Health care reform proposals generally fall into two camps: Those that rely on government to expand access and hold prices down, and those that rely on market competition to lower prices and expand consumer choice.
Proponents of government-heavy reform believe that because the health care problem itself is massive and complex, we need an equally massive and complex solution. Only the government has the requisite scale, infrastructure, and power to deliver that solution, or so goes the thinking.
More than half of all health care provided in this country is already paid for by the government through Medicare, Medicaid, the State Children’s Health Insurance Program (SCHIP), and health insurance programs for veterans, Native Americans, and other specific populations.
To expand coverage, many suggest that lawmakers should just utilize these programs. Such a move, however, would bankrupt the country. These programs are already bloated and on weak financial footing.
Take Medicaid. Originally set up in 1965 as a safety net for the poor, Medicaid has grown into an enormous welfare program for the middle class as well, covering 53 million Americans. In other words, Medicaid already insures some 15 million more people than the 37 million estimated to be living in poverty, and almost 10 million more than Medicare. In 2006, individual states and the federal government paid out an estimated $338 billion for Medicaid patients.
Outlays for Medicaid amount to 22% of state spending and have surpassed even education as the biggest drain on state budgets. And that’s just the national average. In Medicaid-heavy states like Florida, the program is projected to consume nearly 60% of the state’s budget by 2015.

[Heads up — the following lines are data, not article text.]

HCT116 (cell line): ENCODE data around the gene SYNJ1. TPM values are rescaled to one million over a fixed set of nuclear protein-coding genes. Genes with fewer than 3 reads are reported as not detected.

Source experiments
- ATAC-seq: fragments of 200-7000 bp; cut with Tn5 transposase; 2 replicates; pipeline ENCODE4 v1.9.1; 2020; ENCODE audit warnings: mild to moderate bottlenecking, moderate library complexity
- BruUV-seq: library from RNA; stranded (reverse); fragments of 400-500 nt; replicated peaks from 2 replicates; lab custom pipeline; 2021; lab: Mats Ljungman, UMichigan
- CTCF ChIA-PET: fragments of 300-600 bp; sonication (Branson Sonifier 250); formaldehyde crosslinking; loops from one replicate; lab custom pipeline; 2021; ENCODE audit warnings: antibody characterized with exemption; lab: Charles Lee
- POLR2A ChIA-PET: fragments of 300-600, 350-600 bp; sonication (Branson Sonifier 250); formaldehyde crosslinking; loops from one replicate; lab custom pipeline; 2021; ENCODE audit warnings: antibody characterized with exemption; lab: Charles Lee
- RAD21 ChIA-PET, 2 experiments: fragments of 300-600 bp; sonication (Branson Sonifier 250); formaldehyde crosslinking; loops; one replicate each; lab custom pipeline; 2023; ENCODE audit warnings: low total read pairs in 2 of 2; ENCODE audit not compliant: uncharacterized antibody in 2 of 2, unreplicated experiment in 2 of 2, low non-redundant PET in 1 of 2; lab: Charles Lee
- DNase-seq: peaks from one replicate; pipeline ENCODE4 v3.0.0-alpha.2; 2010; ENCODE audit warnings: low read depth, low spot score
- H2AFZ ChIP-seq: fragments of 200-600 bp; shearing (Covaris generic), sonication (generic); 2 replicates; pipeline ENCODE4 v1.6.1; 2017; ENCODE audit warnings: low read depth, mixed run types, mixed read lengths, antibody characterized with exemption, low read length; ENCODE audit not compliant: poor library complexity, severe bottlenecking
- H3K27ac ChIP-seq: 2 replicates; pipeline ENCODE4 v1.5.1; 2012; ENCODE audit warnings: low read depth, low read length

SCHIP, meanwhile, covers about six million children. However, the funding formula gives states an incentive to add middle-income children and even adults to their SCHIP rolls. So in many places, the program has spiraled out of control.
In 14 states, adults are enrolled in SCHIP; nationwide, about 600,000 adults are covered. In six states, more SCHIP money is spent on adults than on kids. Meanwhile, the program has still failed to enroll almost two million children who qualify.
And in October, Hawaii ended the first universal program for children after just seven months. Costs skyrocketed as parents stopped paying for private coverage and switched to the government-funded plan.
Even the government health care offerings for veterans are sub-par. Thus far, the health program administered by the Department of Veterans Affairs (VA) has proved inadequate for the wounded veterans returning home from Iraq and Afghanistan. Better suited to the needs of much older veterans from World War II, Korea, and Vietnam, the VA is simply unable to react with the speed and efficiency needed to treat the injuries of modern warfare.
A claim now takes between 127 and 177 days to process – well above the private industry average of 89.5 days. An appeal takes a staggering 657 days. In House testimony last year, the Government Accountability Office (GAO) reported that the VA is near the breaking point.
With such failures in mind, it’s worth asking why anyone is interested in expanding these government programs.